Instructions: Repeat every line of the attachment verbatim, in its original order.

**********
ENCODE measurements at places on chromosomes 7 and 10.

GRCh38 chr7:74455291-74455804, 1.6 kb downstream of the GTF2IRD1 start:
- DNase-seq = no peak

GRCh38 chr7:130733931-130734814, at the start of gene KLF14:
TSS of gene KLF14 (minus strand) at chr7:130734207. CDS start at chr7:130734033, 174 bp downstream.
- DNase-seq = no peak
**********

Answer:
ENCODE measurements at places on chromosomes 7 and 10.

GRCh38 chr7:74455291-74455804, 1.6 kb downstream of the GTF2IRD1 start:
- DNase-seq = no peak

GRCh38 chr7:130733931-130734814, at the start of gene KLF14:
TSS of gene KLF14 (minus strand) at chr7:130734207. CDS start at chr7:130734033, 174 bp downstream.
- DNase-seq = no peak